For years, asset managers were criticized for too often supporting the status quo at public companies, meaning they consistently voted their shares in line with management. (Shareholders can vote “for,” “against” or “abstain” on their ballots.) But over the past few years, asset managers have kicked their fiduciary duty into high gear—supporting shareholder proposals and dissident directors, and opposing mergers. Their positions on hot-button issues such as climate change, diversity and board composition also have gotten more pointed, culminating in last summer’s election of directors to the Exxon Mobil XOM 0.82% board who were nominated by upstart hedge fund Engine No. 1. With a relatively small holding, but an extensive analysis on Exxon’s XOM 0.82% position in the market, Engine No. 1 was able to convince the company’s largest shareholders to back three of its four director nominees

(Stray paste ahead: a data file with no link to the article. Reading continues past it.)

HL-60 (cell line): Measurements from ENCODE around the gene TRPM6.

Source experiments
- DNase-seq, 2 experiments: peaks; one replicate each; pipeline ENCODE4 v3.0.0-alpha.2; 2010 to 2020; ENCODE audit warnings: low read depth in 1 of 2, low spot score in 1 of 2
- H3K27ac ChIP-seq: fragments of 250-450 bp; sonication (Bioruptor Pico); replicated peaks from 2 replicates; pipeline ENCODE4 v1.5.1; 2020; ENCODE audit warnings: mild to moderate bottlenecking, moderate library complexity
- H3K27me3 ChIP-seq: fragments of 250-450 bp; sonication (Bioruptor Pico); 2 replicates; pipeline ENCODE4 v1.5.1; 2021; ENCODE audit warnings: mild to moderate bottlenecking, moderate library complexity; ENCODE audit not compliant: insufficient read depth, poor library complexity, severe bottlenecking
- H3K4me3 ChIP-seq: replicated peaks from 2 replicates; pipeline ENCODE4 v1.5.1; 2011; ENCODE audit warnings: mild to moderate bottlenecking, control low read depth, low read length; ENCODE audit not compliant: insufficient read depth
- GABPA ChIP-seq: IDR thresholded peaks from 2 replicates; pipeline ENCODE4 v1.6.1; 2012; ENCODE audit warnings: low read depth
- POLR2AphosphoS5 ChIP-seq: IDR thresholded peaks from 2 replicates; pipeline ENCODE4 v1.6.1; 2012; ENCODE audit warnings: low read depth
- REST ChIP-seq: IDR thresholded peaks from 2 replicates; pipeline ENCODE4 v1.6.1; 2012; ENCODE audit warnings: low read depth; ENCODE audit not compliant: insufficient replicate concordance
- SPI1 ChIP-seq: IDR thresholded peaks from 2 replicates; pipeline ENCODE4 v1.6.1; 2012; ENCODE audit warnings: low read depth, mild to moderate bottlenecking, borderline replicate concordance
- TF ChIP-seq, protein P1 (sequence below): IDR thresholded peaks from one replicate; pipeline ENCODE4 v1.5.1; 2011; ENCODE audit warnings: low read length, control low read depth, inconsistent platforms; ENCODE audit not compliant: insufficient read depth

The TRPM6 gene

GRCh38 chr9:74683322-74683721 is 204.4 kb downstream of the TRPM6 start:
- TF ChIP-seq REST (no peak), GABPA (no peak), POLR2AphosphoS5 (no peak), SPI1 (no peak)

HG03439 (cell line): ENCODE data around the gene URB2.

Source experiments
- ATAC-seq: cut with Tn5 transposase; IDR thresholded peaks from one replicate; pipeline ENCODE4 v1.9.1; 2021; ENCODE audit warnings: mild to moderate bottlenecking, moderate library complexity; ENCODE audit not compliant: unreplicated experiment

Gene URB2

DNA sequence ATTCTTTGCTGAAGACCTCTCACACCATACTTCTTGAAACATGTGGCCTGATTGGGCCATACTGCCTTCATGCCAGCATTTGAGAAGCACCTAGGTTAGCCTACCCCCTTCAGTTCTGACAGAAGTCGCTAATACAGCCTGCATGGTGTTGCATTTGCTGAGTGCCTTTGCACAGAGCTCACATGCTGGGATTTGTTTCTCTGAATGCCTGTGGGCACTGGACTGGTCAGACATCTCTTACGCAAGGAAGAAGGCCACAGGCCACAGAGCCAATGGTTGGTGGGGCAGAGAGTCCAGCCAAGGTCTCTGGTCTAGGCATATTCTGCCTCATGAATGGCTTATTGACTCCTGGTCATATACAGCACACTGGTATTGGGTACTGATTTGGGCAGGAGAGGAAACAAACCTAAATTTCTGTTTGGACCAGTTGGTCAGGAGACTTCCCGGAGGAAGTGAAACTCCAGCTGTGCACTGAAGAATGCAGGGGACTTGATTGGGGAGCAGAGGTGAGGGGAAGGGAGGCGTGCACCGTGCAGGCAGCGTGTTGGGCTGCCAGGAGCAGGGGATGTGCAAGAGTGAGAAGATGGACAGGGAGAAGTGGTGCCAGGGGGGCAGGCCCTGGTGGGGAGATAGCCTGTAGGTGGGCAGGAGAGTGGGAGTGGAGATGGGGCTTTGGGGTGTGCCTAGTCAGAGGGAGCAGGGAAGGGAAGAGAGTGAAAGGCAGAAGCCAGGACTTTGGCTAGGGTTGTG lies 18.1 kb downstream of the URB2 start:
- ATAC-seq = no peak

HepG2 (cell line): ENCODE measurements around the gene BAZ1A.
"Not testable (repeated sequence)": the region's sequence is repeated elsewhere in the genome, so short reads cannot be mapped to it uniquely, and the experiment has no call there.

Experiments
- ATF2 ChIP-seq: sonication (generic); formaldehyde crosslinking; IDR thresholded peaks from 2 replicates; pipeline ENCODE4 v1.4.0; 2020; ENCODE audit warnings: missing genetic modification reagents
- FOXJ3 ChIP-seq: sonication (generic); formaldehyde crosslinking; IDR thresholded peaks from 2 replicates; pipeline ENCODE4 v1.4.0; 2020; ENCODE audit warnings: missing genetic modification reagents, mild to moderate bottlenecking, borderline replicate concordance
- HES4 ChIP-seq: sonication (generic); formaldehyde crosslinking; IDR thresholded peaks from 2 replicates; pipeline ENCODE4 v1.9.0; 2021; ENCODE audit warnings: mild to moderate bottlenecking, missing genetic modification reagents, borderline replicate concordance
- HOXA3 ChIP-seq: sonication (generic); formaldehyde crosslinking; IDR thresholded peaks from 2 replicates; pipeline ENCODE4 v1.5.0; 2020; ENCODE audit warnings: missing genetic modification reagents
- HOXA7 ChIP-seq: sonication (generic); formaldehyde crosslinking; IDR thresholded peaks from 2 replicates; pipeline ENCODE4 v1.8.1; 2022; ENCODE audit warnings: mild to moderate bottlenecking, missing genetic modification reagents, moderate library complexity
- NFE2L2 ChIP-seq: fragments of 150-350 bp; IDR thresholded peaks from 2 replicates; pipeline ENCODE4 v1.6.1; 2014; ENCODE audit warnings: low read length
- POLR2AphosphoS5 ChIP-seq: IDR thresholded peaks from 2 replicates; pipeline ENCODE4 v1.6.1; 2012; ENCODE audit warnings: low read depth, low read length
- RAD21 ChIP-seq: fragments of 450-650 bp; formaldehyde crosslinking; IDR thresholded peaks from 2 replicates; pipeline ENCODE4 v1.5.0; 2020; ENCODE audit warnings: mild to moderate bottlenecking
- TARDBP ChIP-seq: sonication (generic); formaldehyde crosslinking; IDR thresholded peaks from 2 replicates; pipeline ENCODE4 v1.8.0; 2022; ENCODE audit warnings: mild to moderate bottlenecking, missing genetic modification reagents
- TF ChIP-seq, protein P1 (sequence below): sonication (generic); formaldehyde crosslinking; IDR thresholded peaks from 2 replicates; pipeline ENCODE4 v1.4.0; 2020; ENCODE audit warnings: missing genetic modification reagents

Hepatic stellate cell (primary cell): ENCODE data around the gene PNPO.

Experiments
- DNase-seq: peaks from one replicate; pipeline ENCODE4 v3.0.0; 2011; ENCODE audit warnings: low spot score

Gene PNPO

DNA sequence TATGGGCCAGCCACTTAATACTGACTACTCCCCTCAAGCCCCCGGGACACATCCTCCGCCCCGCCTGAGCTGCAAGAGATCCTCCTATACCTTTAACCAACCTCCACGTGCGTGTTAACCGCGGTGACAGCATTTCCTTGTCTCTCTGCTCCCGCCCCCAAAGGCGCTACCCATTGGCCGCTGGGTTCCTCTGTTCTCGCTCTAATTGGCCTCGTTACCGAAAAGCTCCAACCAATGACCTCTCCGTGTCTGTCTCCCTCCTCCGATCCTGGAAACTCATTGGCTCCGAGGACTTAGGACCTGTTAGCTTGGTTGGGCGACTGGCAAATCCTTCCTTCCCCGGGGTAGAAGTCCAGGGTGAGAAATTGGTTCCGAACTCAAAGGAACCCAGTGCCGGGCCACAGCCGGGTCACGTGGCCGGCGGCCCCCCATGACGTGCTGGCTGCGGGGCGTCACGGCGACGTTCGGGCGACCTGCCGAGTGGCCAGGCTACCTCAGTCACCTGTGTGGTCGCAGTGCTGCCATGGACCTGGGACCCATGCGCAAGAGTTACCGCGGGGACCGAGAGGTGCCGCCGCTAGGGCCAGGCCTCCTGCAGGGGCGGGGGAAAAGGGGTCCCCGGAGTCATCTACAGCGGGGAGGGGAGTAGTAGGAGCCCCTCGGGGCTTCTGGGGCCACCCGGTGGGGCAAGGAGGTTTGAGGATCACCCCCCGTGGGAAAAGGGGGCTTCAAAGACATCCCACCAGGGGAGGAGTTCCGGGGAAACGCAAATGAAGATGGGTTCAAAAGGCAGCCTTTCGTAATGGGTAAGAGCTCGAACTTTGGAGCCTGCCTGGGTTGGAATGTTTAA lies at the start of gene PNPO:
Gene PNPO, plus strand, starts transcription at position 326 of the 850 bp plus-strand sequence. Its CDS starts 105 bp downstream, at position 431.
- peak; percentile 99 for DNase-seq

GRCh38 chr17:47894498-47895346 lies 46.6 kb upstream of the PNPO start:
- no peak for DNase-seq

Might asset managers ever cede control of their votes?
Perhaps slowly, as asset managers weather the criticism about their voting power. Starting this year, BlackRock is giving more of its institutional clients, such as pensions and endowments, the option to vote themselves. BlackRock called the change the “first in a series of steps to expand the opportunity for clients to participate in proxy voting decisions where legally and operationally viable.”
Haven’t large investors always had a say?